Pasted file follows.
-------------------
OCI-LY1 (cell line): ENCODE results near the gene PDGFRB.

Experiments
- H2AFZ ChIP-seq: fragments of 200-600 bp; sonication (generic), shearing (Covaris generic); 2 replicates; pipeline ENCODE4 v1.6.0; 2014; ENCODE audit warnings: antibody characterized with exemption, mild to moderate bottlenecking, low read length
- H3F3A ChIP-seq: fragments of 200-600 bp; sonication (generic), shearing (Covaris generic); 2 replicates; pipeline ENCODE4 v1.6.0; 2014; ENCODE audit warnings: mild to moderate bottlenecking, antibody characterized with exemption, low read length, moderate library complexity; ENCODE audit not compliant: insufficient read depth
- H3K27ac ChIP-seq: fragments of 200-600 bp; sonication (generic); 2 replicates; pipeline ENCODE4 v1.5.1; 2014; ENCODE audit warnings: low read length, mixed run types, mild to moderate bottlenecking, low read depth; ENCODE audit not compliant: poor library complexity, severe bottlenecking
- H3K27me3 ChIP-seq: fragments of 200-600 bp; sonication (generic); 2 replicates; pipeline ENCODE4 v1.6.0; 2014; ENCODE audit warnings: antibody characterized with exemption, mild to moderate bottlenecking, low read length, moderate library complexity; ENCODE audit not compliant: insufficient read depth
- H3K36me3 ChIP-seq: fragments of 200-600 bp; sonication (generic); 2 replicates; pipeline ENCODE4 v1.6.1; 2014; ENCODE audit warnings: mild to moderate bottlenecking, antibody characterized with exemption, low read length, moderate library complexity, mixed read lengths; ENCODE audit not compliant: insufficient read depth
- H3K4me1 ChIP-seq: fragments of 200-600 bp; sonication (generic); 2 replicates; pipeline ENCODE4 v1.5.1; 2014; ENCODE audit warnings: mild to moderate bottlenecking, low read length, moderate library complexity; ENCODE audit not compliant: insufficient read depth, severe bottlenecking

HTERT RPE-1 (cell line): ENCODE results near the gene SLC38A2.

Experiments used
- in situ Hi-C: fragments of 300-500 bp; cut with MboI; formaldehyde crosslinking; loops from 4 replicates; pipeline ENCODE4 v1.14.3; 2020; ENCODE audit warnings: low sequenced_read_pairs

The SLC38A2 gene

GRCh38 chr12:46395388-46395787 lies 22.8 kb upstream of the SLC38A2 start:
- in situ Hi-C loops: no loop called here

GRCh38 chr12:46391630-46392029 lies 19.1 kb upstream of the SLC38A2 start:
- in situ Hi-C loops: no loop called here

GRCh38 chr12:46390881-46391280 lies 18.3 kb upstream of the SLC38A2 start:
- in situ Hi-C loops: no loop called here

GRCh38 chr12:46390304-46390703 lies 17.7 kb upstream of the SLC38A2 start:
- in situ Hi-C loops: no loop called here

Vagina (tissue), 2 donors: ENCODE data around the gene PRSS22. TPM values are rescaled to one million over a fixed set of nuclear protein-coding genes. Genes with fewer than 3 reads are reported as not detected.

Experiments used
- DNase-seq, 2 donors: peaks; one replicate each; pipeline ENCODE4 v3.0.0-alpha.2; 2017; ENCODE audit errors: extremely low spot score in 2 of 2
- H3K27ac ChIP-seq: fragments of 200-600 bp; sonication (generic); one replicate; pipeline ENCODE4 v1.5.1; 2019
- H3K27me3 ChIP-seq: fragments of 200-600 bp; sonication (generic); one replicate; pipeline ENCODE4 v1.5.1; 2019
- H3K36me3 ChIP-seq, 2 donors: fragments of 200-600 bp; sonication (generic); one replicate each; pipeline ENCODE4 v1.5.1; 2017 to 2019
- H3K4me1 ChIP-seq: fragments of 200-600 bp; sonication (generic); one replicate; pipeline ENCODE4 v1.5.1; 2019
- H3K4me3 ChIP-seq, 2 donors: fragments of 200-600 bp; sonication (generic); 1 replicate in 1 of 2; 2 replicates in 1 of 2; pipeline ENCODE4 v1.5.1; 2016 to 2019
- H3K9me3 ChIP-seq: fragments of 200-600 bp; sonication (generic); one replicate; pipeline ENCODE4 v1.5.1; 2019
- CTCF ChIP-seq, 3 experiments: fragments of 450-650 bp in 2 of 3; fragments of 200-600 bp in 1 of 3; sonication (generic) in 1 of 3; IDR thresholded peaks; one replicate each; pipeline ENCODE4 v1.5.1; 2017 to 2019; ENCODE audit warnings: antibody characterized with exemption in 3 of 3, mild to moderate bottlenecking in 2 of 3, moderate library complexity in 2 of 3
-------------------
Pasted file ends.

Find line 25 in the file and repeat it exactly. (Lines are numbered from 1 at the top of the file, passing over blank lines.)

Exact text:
- H3K27me3 ChIP-seq: fragments of 200-600 bp; sonication (generic); one replicate; pipeline ENCODE4 v1.5.1; 2019